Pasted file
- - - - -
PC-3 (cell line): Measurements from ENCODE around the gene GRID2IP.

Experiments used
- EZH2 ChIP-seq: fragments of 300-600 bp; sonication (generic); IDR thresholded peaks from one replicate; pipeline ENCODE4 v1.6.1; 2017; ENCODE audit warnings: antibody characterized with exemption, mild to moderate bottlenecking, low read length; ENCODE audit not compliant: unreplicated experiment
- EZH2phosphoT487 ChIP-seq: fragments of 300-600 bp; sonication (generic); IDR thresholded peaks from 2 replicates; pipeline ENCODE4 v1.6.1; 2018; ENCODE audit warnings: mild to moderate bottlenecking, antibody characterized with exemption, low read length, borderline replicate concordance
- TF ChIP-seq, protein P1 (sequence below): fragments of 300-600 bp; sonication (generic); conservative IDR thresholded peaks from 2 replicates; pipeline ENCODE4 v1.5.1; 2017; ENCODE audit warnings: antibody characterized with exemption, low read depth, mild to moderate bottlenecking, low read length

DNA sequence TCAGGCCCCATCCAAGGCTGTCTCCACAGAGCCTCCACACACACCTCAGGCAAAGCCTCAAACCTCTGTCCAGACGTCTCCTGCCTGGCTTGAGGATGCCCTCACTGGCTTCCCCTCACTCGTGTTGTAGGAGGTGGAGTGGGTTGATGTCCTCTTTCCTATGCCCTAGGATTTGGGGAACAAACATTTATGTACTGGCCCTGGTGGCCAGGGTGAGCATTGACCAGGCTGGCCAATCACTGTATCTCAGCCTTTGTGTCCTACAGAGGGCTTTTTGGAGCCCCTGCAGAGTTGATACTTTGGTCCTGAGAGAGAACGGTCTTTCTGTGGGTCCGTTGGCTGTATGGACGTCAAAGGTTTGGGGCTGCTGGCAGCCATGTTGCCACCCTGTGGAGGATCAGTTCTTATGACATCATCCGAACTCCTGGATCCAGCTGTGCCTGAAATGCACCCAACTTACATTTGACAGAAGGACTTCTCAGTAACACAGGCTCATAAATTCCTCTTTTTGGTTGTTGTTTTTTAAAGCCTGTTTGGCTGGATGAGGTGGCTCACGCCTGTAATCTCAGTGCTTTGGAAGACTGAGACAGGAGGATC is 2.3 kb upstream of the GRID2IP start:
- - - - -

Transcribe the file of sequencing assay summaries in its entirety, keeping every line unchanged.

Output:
PC-3 (cell line): Measurements from ENCODE around the gene GRID2IP.

Experiments used
- EZH2 ChIP-seq: fragments of 300-600 bp; sonication (generic); IDR thresholded peaks from one replicate; pipeline ENCODE4 v1.6.1; 2017; ENCODE audit warnings: antibody characterized with exemption, mild to moderate bottlenecking, low read length; ENCODE audit not compliant: unreplicated experiment
- EZH2phosphoT487 ChIP-seq: fragments of 300-600 bp; sonication (generic); IDR thresholded peaks from 2 replicates; pipeline ENCODE4 v1.6.1; 2018; ENCODE audit warnings: mild to moderate bottlenecking, antibody characterized with exemption, low read length, borderline replicate concordance
- TF ChIP-seq, protein P1 (sequence below): fragments of 300-600 bp; sonication (generic); conservative IDR thresholded peaks from 2 replicates; pipeline ENCODE4 v1.5.1; 2017; ENCODE audit warnings: antibody characterized with exemption, low read depth, mild to moderate bottlenecking, low read length

DNA sequence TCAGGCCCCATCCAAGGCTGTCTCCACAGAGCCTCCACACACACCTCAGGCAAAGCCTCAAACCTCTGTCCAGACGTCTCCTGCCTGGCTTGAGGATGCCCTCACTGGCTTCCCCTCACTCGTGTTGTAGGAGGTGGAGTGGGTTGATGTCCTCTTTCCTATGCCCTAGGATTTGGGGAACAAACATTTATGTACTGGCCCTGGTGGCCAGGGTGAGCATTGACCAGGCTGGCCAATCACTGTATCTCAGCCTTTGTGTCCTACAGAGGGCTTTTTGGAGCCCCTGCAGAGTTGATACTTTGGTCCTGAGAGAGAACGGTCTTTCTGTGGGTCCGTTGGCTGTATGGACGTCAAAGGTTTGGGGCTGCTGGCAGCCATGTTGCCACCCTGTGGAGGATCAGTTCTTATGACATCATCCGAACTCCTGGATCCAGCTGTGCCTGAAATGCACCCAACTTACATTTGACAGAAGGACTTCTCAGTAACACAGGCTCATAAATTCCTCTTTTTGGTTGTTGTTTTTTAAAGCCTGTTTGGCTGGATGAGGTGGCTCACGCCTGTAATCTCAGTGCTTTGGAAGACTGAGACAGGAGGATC is 2.3 kb upstream of the GRID2IP start: